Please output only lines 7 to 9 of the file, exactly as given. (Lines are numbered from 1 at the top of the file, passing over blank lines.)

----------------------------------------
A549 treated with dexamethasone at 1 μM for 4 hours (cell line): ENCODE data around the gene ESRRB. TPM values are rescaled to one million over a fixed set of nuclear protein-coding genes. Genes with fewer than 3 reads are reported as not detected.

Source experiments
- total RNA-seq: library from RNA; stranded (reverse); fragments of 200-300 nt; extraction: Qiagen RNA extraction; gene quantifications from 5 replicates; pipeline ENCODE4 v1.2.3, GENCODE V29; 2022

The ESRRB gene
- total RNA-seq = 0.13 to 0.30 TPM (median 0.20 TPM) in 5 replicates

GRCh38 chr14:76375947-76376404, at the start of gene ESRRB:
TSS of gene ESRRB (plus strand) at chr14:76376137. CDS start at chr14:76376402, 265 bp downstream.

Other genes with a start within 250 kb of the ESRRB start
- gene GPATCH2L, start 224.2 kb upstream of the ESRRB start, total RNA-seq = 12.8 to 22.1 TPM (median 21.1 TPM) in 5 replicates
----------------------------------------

TSS of gene ESRRB (plus strand) at chr14:76376137. CDS start at chr14:76376402, 265 bp downstream.

Other genes with a start within 250 kb of the ESRRB start
- gene GPATCH2L, start 224.2 kb upstream of the ESRRB start, total RNA-seq = 12.8 to 22.1 TPM (median 21.1 TPM) in 5 replicates